In a relief to Indian mining giant Adani Group, an Australian court today rejected a bid by environmentalists to stop its 16.5 billion dollar controversy- hit coal mine project, but said the firm has “exaggerated” the economic benefits including the amount of jobs and royalties.
The mega project in Queensland’s Galilee Basin, which would become Australia’s largest coal mine, was challenged by Conservation group Coast and Country in Brisbane Land Court on the ground that it would affect groundwater, climate change and biodiversity, including black-throated finches, an endangered species.
Conservationists fear that the project threatens the fragile Great Barrier Reef and vulnerable species while worsening global climate change.
Land Court president Carmel MacDonald recommended state Environment Minister Greg Hunt to grant mining leases to Adani group on certain conditions including measures to protect the endangered black-throated finch, the ABC news reported.
“Those conditions include six hour monitoring of water bodies from dawn and greater assessments and surveys of the black-throated finch,” it said.
MacDonald also ordered that the Ten Mile Bore region be investigated to determine their importance in sustaining the black-throated finch population.
The court’s decision is a win for the Indian firm, which has been battling legal challenges and recently asked Prime Minister Malcolm Turnbull to create special laws to block objections from green groups, the Brisbane Times reported.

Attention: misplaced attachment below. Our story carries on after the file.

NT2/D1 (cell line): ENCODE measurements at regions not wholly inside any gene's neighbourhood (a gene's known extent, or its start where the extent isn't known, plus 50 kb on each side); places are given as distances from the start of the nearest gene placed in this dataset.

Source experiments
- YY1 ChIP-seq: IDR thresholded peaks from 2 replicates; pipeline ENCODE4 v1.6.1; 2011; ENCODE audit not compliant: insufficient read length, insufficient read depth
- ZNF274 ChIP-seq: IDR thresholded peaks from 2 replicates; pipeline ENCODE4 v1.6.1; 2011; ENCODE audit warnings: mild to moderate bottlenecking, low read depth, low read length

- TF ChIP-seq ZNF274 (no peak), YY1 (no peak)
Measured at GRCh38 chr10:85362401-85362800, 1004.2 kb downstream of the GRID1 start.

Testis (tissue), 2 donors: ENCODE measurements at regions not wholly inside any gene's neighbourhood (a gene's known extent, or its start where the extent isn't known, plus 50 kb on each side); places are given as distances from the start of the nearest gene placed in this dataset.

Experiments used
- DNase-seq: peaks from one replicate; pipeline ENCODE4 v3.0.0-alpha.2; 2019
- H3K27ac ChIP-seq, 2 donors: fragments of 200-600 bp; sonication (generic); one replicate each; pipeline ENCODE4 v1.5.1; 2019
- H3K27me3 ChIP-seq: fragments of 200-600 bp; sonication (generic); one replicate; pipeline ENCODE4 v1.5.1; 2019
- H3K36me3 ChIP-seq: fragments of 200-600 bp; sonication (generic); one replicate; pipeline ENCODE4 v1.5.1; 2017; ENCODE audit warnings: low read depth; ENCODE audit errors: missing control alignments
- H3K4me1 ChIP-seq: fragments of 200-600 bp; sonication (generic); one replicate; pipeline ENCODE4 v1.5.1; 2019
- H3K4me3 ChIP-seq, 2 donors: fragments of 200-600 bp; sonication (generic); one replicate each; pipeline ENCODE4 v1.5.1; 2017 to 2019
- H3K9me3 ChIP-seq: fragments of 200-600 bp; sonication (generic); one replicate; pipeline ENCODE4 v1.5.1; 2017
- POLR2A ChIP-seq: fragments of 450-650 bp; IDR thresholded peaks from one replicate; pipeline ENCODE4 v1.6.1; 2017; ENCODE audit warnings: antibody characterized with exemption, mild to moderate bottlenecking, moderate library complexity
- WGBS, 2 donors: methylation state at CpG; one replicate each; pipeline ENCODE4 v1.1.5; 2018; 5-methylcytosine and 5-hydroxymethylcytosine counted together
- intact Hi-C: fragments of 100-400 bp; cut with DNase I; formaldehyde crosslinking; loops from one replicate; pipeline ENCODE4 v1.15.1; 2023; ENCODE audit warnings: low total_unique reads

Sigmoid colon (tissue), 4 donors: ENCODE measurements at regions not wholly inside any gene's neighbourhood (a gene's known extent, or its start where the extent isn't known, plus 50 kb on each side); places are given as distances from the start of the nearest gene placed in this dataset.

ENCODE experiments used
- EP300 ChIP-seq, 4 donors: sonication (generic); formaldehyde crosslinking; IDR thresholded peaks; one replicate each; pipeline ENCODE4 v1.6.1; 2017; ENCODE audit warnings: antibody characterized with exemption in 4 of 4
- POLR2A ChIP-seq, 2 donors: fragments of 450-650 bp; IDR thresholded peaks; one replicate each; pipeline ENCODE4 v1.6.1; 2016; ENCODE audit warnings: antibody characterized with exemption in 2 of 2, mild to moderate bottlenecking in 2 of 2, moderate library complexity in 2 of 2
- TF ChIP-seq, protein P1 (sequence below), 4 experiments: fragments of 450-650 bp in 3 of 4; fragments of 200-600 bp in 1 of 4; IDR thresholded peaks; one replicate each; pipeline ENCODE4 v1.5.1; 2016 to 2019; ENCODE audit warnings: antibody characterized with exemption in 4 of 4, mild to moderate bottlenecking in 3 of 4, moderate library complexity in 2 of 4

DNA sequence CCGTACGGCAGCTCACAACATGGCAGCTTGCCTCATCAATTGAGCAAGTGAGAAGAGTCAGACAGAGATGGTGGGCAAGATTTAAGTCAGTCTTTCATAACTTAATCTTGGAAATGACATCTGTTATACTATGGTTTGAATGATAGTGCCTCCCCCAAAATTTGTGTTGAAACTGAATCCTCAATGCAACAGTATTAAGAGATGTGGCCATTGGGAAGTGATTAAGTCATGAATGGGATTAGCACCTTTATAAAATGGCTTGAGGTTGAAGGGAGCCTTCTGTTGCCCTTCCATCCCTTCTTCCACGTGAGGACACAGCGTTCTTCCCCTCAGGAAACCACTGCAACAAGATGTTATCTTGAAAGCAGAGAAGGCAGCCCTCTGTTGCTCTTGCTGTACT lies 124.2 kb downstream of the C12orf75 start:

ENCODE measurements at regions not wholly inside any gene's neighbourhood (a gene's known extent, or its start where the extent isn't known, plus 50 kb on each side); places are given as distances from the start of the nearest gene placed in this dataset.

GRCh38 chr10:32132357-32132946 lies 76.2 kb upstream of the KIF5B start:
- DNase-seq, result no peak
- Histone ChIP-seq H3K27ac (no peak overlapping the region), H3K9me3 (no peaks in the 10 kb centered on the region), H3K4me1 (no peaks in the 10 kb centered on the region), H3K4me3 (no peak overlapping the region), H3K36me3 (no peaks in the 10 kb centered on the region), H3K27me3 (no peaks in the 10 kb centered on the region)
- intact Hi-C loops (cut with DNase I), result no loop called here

But in a blow for Adani, the court said the company exaggerated the economic benefits of its proposed Carmichael coal mine, including the amount of jobs and royalties the 16.5 billion dollar project would generate, the paper said.
Adani claims its project will deliver 10,000 direct and indirect jobs, and 22 billion dollars in taxes and royalties.
Adani’s own witness Jerome Fahrer told the court this year the project would create an average of just 1,464 jobs annually, an assessment MacDonald agreed with.
“Fahrer’s evidence, which I have accepted, was that the Carmichael Coal and Rail Project will increase average annual employment by 1206 fte [full time equivalent] jobs in Queensland and 1,464 fte jobs in Australia,” she ruled.
She also found Adani’s modelling had “probably overstated the selling price of the coal and therefore the royalties generated by the project and the corporate tax payable”.
But she said this was not enough to lead her to conclude the project should not go ahead. “Rather, I shall draw this information to the attention of the Minister,” she said.
Adani welcomed the decision as one that “recognises the pivotal role the resources sector plays in Queensland, subject to strict regulations”.
“Equally, the company welcomes the decision as yet another repudiation of politically motivated, activist-driven legal challenges, which only serve to deny the benefits of jobs and investment to Queensland and to Australia,” the paper quoted a spokesman of Adani as saying.